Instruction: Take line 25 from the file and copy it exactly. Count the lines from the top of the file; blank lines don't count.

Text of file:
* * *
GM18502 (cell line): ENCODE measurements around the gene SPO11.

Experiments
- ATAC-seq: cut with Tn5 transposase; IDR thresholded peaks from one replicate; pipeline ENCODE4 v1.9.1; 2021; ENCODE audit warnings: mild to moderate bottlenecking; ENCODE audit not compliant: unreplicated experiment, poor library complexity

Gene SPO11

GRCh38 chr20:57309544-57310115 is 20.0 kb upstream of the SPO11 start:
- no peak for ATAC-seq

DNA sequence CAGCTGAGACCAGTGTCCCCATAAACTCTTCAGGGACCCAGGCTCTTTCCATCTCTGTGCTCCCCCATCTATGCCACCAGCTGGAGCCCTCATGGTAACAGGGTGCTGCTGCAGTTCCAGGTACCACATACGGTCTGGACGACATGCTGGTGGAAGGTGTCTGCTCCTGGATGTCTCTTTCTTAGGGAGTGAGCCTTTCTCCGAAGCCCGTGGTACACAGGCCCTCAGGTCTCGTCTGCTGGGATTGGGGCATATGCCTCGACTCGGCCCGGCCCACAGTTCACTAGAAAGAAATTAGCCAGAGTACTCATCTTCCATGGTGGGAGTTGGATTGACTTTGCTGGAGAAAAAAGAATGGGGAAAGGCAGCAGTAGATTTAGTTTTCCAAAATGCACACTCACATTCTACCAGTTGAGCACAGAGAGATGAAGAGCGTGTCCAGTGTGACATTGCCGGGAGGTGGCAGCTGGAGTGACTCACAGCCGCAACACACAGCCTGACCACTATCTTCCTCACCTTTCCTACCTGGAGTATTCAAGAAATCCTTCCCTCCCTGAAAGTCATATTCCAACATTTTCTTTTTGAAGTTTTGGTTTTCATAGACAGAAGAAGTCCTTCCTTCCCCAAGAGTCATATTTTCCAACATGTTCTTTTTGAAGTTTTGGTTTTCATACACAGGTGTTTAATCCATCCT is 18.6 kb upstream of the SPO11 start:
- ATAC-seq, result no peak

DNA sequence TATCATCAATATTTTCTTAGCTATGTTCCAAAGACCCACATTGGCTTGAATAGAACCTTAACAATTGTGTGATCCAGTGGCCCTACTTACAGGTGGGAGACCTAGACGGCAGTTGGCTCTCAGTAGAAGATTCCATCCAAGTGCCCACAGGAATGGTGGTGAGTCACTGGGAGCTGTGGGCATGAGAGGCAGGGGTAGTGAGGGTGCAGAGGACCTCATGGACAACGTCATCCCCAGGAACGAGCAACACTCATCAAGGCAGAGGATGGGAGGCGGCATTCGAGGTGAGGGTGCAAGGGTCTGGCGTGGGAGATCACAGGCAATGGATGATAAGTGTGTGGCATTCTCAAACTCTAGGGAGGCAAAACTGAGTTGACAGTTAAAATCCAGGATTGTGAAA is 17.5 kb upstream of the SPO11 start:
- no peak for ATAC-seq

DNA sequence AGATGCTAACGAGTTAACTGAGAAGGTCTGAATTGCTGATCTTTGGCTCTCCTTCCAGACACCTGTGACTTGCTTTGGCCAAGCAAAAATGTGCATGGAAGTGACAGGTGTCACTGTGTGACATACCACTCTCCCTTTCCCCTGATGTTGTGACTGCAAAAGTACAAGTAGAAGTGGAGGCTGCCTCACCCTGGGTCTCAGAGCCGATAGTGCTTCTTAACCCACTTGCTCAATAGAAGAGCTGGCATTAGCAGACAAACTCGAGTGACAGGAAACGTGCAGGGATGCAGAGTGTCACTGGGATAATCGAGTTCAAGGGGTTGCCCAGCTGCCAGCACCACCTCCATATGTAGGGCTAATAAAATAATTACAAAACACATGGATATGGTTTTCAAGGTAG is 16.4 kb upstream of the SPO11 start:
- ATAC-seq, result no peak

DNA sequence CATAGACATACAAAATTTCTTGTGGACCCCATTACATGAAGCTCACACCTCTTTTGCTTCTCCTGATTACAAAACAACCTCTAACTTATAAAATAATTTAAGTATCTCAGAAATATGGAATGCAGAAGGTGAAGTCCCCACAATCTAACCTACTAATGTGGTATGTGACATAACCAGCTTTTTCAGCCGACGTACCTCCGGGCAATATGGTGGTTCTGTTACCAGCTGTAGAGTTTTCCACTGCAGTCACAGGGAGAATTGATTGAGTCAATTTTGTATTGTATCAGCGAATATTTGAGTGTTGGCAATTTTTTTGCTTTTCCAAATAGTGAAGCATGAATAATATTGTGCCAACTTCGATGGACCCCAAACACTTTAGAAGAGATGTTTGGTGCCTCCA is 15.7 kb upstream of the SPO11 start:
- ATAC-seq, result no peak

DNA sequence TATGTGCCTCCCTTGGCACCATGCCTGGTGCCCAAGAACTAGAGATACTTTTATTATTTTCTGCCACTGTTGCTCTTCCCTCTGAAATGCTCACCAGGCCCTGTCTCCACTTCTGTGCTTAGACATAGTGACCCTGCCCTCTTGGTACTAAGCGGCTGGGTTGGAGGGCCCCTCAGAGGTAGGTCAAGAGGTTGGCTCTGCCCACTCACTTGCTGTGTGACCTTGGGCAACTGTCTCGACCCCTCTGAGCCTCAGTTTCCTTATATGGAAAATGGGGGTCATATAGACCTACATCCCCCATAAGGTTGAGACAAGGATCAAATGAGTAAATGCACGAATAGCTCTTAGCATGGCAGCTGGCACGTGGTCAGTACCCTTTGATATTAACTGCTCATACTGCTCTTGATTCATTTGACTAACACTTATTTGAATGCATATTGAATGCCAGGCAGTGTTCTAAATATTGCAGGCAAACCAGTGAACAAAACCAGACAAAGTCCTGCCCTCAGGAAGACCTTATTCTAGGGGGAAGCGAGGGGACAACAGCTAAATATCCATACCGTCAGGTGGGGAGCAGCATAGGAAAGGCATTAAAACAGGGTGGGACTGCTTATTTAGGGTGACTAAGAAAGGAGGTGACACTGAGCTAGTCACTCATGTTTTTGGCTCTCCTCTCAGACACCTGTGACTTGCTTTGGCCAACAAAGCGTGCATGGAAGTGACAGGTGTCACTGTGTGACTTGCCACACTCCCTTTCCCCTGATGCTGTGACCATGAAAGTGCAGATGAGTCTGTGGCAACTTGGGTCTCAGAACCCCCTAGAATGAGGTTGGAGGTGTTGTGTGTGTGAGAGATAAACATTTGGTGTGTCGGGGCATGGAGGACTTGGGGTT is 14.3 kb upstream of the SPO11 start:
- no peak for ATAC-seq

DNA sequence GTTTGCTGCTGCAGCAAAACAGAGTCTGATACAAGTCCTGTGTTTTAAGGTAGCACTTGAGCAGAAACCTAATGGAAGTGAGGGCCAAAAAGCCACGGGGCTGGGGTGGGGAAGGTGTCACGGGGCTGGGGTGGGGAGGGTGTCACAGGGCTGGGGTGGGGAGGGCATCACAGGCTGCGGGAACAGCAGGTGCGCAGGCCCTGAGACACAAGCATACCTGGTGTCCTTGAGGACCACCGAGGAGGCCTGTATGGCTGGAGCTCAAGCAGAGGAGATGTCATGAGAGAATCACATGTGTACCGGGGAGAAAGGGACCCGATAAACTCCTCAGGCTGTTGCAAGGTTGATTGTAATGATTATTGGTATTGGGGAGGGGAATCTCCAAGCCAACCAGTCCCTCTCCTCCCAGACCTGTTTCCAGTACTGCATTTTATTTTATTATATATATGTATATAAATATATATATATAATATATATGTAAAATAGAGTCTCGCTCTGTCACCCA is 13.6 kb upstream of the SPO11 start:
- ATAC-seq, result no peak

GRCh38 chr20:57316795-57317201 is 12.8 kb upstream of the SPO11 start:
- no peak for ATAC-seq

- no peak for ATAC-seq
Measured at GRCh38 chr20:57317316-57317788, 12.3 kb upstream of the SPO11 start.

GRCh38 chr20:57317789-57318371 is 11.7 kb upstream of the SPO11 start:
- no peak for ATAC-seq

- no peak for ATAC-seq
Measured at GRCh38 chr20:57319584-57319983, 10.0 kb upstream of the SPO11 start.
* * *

- no peak for ATAC-seq